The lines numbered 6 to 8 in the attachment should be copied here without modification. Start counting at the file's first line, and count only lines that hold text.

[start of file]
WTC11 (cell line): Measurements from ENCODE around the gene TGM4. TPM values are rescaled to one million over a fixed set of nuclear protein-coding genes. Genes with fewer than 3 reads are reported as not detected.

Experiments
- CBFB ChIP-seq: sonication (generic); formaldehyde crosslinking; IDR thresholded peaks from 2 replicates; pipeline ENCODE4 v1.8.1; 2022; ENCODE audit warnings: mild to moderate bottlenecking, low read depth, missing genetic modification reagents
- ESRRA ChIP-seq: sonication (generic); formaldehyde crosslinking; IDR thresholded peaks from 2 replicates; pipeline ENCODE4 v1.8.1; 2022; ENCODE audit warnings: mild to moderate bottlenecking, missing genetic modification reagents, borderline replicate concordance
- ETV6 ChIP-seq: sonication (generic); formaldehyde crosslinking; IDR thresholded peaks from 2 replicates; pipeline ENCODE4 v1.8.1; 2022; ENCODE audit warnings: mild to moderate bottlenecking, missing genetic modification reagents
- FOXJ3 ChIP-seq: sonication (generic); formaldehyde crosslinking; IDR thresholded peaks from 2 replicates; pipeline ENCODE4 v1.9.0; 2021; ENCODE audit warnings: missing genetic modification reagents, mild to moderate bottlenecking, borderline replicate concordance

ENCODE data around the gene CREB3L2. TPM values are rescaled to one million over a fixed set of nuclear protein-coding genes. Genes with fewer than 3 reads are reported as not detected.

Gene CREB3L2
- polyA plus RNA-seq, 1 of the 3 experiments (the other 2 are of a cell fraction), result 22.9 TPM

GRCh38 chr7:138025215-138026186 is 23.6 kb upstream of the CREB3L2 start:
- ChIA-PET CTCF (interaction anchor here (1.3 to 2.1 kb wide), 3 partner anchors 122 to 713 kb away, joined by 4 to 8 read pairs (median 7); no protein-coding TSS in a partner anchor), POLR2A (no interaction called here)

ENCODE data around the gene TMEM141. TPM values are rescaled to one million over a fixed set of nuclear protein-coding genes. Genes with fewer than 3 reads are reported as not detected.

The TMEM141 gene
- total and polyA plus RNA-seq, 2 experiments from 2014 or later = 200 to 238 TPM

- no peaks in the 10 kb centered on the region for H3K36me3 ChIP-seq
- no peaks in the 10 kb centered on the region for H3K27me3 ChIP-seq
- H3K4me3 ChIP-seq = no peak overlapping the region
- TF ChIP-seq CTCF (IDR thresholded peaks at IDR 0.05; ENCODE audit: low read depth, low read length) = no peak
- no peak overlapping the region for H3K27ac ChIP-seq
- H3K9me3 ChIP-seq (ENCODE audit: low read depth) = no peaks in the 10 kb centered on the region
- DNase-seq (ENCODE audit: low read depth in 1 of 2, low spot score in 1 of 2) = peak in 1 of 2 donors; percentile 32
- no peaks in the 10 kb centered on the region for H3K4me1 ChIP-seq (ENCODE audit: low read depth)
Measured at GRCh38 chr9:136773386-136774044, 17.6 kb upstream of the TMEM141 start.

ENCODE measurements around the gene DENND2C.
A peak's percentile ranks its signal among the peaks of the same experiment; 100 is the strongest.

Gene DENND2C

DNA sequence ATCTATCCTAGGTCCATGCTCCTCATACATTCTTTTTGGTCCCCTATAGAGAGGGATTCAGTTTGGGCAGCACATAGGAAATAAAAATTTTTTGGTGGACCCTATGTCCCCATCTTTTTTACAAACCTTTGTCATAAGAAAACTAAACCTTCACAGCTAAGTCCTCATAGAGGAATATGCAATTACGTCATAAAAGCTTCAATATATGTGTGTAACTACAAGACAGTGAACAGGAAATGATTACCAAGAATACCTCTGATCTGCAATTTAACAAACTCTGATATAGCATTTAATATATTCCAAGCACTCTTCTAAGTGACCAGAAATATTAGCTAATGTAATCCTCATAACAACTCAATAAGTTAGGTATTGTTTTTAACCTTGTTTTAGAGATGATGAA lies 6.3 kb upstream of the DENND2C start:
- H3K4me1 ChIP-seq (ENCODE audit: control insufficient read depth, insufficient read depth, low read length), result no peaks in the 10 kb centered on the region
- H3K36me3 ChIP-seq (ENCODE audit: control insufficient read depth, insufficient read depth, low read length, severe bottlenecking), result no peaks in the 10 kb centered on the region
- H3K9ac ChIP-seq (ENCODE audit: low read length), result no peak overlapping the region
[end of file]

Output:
- FOXJ3 ChIP-seq: sonication (generic); formaldehyde crosslinking; IDR thresholded peaks from 2 replicates; pipeline ENCODE4 v1.9.0; 2021; ENCODE audit warnings: missing genetic modification reagents, mild to moderate bottlenecking, borderline replicate concordance

ENCODE data around the gene CREB3L2. TPM values are rescaled to one million over a fixed set of nuclear protein-coding genes. Genes with fewer than 3 reads are reported as not detected.

Gene CREB3L2